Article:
“I have not heard any demonstrable policy with respect to what a repeal-and-replace of Obamacare looks like. The reality for organizations like [HFMA] is to get ahead of that for both administrations, quite honestly.”

Advocacy is vital

Even in the event of a Biden second term, Steele added, many healthcare policy issues would need to be navigated.

“There are still some aspects of Obamacare that have to be worked out, [aspects] largely controlled by insurance companies that need to be addressed,” he said. “Hospital costs are prohibitive in so many places. Hospitals are shutting down around the country, the network is getting squeezed and our federal government is not prepared to address that.

“It becomes important for you [provider representatives] to lay out what this next American century in healthcare should look like. Do not let others do it, because the people who are sitting in rooms making the decisions about what this system looks like are not hospitals and doctors. It’s insurance companies and politicians.”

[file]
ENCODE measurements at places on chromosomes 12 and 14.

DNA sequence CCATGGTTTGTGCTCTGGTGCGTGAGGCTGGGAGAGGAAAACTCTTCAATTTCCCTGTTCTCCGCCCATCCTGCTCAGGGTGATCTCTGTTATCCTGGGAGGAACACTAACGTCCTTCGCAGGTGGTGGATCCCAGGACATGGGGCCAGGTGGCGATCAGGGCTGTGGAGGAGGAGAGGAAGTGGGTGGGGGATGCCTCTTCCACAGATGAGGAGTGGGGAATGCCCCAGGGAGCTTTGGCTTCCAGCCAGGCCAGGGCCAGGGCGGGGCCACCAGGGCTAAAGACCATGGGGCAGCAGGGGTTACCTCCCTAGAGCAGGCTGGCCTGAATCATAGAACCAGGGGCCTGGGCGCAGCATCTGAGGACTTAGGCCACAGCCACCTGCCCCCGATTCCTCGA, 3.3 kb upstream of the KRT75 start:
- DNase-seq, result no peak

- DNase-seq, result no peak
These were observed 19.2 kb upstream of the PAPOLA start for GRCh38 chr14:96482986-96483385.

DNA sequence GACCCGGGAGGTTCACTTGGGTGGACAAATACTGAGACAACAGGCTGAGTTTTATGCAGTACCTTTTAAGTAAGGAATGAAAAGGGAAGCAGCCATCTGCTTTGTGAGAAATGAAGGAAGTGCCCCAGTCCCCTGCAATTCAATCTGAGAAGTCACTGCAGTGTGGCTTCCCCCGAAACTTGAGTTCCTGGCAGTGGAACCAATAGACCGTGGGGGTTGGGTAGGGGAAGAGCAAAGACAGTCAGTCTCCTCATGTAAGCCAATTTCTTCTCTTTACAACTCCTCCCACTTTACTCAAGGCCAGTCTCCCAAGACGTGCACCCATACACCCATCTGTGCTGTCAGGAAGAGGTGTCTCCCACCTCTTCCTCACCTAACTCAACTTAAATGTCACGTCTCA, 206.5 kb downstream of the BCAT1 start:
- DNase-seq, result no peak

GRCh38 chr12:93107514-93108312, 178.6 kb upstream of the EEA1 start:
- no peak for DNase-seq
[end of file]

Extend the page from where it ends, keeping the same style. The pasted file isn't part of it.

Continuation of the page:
It also remains to be seen whether Congress passes an extension of the ACA subsidies, which have boosted enrollment, when those expire at the end of 2025. Beyond that, Medicare rolls are spiking in tandem with an aging population, and the Medicaid redetermination process continues to play out.

“There are a lot of issues that I think the politicians and others should be talking about, but mainly it’s you [healthcare stakeholders] who should tell your story,” Brazile said.

— Nick Hut

Turning mandatory health plan pricing data into a profitable venture

Sifting through terabytes of health plan transparency files is no easy feat, but the rewards can be substantial, as the experience of UofL Health in Louisville, Ky., demonstrates.

“If you knew the prices that your competitors were contracted to receive for all of the same services that you provide, how would that change your tactics and strategy?” said Abraham Gage, system vice president for strategy and intelligence at UofL Health.

The impact has been noteworthy: With the negotiating advantage it gained from the information, UofL Health gained increases on rates for 20 DRGs. The projected year-over-year difference, assuming factors such as volume and service mix remain the same, is a 4-percentage-point jump in EBITDA margin.